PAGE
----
Google Summer of Code 2007 wrap-up

On Monday, August 20th, the 2007 Google Summer of Code came to its scheduled conclusion. The OSL mentored four students on three projects this year. We're proud to announce that all four passed with flying colors. We've been delighted with the quality of their work, and look forward to continued work with them all!

Thanks to Google's generous support, the OSL was able to host three varied and exciting projects:

  • Darko Ilic - Watch & Listen, One Laptop Per Child

    Mentored by Brad Morgan and the rest of the OSL team working on the Watch & Listen project, Darko quickly and energetically joined our team building a media player and encoder for the OLPC XO laptops. He impressed us with his enthusiasm in the application process and his work throughout the summer has confirmed our initial impressions. Darko has become a valued and productive member of the Watch & Listen development team. For more information on Watch & Listen, see:

  • Seth Lemons - XUL/XPCOM Kiosk

    Mentored by Eric Searcy, Seth took on the very challenging task of building a truly cross-platform kiosk-mode browser or browser plugin that provides better security and operating system integration than existing kiosk tools. Given the difficulties with stripping down a general-purpose web browser down to the bare minimum needed for a kiosk and a very loose project specification, Seth chose to build it from scratch using XUL/XPCOM on top of the Mozilla Gecko engine. A daunting and complicated task, Seth nevertheless managed to get a functioning prototype up before the mid-term evaluation and has been improving it ever since. He and Eric are planning to continue the project to finish building out the XPCOM component to tie in the locking down of the application to the underlying operating system. To see the code and try it out for yourself, go to:

  • Rob Wohleb and Silas Snider - Drupal/Google API: Drupal modules implementing the Google Premium/Education API

    Mentored by Justin Gallardo and Greg Lund-Chaix, Seth and Rob forged into new territory blending the power of Google Apps with the Drupal content management system. With the recent release of the Google Provisioning and Single Sign-On APIs to the Google Premium and Domains for Education just before the 2007 Summer of Code began, we had a golden opportunity to add support for single sign-on and provisioning of Google hosted domain accounts to Drupal. Using Rob and Silas' excellent work users can now have Google domain accounts automatically created when a Drupal user is added, and have them be automatically signed into their Google domain account when they log into Drupal. Some additional features in the works include Google Calendar<->Drupal event synchronization and Google mail list<->Drupal user group linkage. To see more about the modules, check out:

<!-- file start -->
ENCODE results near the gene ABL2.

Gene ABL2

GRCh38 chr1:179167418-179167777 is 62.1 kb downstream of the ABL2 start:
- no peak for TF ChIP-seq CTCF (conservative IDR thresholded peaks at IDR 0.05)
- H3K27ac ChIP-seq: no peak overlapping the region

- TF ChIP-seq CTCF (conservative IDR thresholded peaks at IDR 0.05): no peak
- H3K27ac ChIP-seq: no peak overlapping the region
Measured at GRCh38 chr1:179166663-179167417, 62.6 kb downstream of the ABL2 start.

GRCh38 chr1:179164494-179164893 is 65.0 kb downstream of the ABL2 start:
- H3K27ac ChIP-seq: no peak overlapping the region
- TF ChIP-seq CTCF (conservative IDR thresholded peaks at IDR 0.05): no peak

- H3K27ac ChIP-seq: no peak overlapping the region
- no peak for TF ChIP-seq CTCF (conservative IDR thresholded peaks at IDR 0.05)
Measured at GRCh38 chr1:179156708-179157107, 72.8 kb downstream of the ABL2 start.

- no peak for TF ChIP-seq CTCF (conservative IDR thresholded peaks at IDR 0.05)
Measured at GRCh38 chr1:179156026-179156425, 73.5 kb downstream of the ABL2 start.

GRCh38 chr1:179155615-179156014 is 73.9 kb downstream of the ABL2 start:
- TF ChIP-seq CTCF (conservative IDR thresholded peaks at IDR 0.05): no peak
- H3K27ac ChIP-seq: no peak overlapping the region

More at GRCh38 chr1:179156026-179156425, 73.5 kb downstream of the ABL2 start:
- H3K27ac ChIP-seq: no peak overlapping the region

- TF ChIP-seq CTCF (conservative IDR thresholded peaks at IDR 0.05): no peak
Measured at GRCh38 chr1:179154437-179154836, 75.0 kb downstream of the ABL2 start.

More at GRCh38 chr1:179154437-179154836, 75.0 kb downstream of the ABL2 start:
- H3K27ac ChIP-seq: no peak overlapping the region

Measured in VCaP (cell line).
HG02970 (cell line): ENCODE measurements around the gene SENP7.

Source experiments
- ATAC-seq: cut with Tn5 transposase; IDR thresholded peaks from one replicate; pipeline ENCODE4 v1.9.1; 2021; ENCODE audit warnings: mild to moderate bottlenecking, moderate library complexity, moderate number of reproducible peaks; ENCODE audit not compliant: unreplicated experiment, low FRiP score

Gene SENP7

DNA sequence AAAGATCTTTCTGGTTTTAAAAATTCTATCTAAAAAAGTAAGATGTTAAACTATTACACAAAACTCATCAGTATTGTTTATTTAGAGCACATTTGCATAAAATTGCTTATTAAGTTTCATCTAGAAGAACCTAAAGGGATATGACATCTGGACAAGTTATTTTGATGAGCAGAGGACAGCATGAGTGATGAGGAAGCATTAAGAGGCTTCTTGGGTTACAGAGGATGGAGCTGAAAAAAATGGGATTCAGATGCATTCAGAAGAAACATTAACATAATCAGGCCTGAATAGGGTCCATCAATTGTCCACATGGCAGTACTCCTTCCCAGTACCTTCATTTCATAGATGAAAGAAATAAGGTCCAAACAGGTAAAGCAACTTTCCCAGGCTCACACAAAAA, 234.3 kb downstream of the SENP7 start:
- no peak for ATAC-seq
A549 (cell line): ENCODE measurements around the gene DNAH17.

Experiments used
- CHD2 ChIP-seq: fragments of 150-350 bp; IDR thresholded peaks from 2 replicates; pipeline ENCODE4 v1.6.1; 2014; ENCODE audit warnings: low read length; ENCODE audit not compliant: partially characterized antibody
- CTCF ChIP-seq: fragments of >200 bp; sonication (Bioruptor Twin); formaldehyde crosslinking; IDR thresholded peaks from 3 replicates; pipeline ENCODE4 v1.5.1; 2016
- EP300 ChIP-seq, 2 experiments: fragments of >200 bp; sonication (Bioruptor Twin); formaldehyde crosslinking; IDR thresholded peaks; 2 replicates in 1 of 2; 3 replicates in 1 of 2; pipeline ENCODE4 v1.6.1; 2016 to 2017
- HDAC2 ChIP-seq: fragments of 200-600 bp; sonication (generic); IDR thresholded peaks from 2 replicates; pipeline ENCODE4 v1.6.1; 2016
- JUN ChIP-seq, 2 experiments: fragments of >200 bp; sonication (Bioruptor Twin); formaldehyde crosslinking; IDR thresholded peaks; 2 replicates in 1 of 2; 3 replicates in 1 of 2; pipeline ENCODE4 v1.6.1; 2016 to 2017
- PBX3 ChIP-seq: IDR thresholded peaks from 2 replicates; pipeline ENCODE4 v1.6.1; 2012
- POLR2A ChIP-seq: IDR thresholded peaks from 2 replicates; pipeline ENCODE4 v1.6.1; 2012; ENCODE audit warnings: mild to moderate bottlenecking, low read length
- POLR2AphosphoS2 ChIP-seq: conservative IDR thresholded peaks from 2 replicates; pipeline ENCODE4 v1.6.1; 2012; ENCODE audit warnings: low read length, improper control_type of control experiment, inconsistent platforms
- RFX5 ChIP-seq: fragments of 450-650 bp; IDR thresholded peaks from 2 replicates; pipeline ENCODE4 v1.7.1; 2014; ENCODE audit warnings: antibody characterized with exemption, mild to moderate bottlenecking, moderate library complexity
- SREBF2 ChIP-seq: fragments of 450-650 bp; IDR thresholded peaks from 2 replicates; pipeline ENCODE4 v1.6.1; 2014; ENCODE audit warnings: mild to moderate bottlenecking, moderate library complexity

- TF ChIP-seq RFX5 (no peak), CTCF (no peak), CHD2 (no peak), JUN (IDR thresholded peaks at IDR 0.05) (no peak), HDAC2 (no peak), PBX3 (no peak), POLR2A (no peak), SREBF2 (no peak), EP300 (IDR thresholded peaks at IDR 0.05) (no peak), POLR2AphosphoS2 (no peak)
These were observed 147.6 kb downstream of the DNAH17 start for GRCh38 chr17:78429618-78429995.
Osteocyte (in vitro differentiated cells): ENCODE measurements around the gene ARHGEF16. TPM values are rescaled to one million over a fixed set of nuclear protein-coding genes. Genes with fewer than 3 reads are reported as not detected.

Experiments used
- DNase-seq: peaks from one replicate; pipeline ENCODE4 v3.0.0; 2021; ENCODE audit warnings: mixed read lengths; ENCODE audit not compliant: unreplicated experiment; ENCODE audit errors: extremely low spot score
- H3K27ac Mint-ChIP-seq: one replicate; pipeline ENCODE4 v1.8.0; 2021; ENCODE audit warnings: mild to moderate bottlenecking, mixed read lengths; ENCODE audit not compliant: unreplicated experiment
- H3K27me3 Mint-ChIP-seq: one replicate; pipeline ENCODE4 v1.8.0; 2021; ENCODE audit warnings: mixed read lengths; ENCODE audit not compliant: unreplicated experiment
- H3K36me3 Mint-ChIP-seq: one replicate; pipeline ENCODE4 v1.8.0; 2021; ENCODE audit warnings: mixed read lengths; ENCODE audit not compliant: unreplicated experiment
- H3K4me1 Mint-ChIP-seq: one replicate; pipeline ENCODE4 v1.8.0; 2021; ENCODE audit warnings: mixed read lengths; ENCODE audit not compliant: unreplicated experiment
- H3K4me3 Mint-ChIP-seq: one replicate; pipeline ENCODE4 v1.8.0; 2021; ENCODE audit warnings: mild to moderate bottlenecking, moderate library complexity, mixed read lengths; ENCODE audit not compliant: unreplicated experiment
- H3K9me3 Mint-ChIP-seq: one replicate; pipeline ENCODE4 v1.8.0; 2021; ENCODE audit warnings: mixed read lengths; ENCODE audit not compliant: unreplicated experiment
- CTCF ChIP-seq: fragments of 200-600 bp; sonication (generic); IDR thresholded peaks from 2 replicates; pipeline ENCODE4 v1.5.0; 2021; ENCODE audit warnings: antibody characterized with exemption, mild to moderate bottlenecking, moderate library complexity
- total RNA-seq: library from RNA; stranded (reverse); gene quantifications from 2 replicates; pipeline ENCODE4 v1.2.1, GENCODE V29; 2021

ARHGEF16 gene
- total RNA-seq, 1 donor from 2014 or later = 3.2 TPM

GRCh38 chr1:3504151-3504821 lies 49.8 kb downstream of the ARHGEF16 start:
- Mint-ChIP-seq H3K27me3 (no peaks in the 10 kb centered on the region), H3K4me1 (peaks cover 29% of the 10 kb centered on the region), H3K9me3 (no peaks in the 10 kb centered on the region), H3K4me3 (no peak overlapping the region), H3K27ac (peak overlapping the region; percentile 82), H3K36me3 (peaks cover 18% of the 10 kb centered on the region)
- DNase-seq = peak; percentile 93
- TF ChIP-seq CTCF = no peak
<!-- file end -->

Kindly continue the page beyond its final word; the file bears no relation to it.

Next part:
This year's Summer of Code was an unmitigated success. We are proud to say all four of our students had committed functional, good quality code before the mid-term evaluation in early July and continued to improve upon that code throughout the rest of the summer. Communication between mentors and students - a critical component - was much improved from previous years and contributed greatly to this year's successes. Looking ahead - a bit of optimism on our part that Google will choose to renew the Summer of Code program for 2008 - we have some advice and lessons learned to share with the community:

  1. Communication: The more the better. Communicate early and often. The more talking among the students and mentors and the project community, the better. Communication builds relationships and trust. It helps bring the student more deeply into the project community and has the potential to turn a summer project into a long-term relationship.
  2. Code: Submit early, submit often. It's much easier for mentors to do their jobs if students submit code as often as possible. Mentors can help bring students into the project community, but by far the most valuable service a mentor can provide is help and feedback with the student's work - the actual code.
  3. Life happens: Illnesses crop up and schedules shift. Murphy's law strikes. Milestones change, features are added and/or dropped. It is vital that both the students and the mentors be flexible. There's an excellent chance the project that arrives at the final evaluation is very different than the one proposed in the spring. Students and mentors need to be talking regularly and often so that expectations and deadlines change as the summer progresses - see #1.
  4. Education: Last and certainly not least - learn. Even if the code produced ends up being something completely different than what was expected or incomplete, remember that the Summer of Code is as much about learning to participate in FOSS projects and communities as it is about the code itself. Of course it's good to have student code incorporated into the projects, but it's even more important to bring talented new contributors into the community. Even if the code written during the summer never makes it into a release, the project or community has gained a potential long-term participant that can produce more code in years to come than they could have done in the course of a single summer. If the code they submit does make it into a release, all the better, but the talented and motivated people SoC brings into our communities are invaluable.

A big "Thank you!" to everyone at the Google Open Source Programs Office and to all of the 2007 Summer of Code participants. The world is a better place because of your efforts.